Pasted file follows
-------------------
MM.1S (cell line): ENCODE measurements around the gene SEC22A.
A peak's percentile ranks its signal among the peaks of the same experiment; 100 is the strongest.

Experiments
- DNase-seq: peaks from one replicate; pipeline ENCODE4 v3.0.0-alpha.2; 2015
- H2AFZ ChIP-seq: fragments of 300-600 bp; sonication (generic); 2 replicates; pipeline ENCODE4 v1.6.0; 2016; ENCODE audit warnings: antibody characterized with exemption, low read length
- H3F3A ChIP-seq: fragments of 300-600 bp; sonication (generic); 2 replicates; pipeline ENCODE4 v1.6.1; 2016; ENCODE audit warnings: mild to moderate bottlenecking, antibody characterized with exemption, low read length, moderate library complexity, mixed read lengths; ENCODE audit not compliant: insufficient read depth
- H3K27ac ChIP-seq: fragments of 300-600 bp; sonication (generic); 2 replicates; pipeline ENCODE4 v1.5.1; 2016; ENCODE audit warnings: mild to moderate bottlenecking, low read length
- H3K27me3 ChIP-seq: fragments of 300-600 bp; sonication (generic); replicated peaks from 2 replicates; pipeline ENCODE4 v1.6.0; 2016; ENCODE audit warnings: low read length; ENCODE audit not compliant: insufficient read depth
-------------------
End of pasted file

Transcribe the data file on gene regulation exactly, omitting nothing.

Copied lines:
MM.1S (cell line): ENCODE measurements around the gene SEC22A.
A peak's percentile ranks its signal among the peaks of the same experiment; 100 is the strongest.

Experiments
- DNase-seq: peaks from one replicate; pipeline ENCODE4 v3.0.0-alpha.2; 2015
- H2AFZ ChIP-seq: fragments of 300-600 bp; sonication (generic); 2 replicates; pipeline ENCODE4 v1.6.0; 2016; ENCODE audit warnings: antibody characterized with exemption, low read length
- H3F3A ChIP-seq: fragments of 300-600 bp; sonication (generic); 2 replicates; pipeline ENCODE4 v1.6.1; 2016; ENCODE audit warnings: mild to moderate bottlenecking, antibody characterized with exemption, low read length, moderate library complexity, mixed read lengths; ENCODE audit not compliant: insufficient read depth
- H3K27ac ChIP-seq: fragments of 300-600 bp; sonication (generic); 2 replicates; pipeline ENCODE4 v1.5.1; 2016; ENCODE audit warnings: mild to moderate bottlenecking, low read length
- H3K27me3 ChIP-seq: fragments of 300-600 bp; sonication (generic); replicated peaks from 2 replicates; pipeline ENCODE4 v1.6.0; 2016; ENCODE audit warnings: low read length; ENCODE audit not compliant: insufficient read depth